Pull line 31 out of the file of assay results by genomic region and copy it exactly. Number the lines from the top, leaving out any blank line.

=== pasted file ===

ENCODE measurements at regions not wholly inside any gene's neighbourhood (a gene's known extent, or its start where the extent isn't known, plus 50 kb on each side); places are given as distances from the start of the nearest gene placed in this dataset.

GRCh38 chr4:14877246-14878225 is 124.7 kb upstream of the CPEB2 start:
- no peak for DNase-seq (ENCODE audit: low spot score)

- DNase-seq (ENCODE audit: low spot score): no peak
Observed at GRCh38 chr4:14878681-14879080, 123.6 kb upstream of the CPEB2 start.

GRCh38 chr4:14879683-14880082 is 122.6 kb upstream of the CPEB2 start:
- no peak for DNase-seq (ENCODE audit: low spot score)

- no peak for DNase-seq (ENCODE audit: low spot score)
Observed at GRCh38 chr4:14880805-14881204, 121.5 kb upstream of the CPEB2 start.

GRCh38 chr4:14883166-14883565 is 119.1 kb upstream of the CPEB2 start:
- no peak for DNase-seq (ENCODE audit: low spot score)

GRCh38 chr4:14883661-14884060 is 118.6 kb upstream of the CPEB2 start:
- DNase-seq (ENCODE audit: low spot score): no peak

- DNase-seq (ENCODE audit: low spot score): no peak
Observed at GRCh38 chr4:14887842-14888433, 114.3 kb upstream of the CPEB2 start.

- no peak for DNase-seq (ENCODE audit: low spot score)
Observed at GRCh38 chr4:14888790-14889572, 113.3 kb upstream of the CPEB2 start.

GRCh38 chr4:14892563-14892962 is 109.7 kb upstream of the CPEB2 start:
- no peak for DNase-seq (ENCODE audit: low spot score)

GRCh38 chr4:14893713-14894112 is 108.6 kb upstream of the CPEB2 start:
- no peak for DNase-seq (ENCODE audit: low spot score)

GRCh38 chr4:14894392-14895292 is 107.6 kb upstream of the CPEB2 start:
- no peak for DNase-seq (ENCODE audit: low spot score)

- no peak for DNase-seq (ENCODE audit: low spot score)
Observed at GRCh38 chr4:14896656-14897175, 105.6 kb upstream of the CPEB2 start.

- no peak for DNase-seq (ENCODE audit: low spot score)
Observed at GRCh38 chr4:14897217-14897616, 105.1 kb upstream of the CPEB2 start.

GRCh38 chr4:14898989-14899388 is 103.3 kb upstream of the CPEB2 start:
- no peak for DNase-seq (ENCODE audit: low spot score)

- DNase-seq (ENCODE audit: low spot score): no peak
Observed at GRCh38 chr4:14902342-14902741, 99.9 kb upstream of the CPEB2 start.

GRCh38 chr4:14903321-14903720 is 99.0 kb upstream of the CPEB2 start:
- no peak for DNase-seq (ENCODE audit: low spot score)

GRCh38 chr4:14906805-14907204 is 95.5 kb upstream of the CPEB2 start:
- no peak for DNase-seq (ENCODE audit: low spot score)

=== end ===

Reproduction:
Observed at GRCh38 chr4:14902342-14902741, 99.9 kb upstream of the CPEB2 start.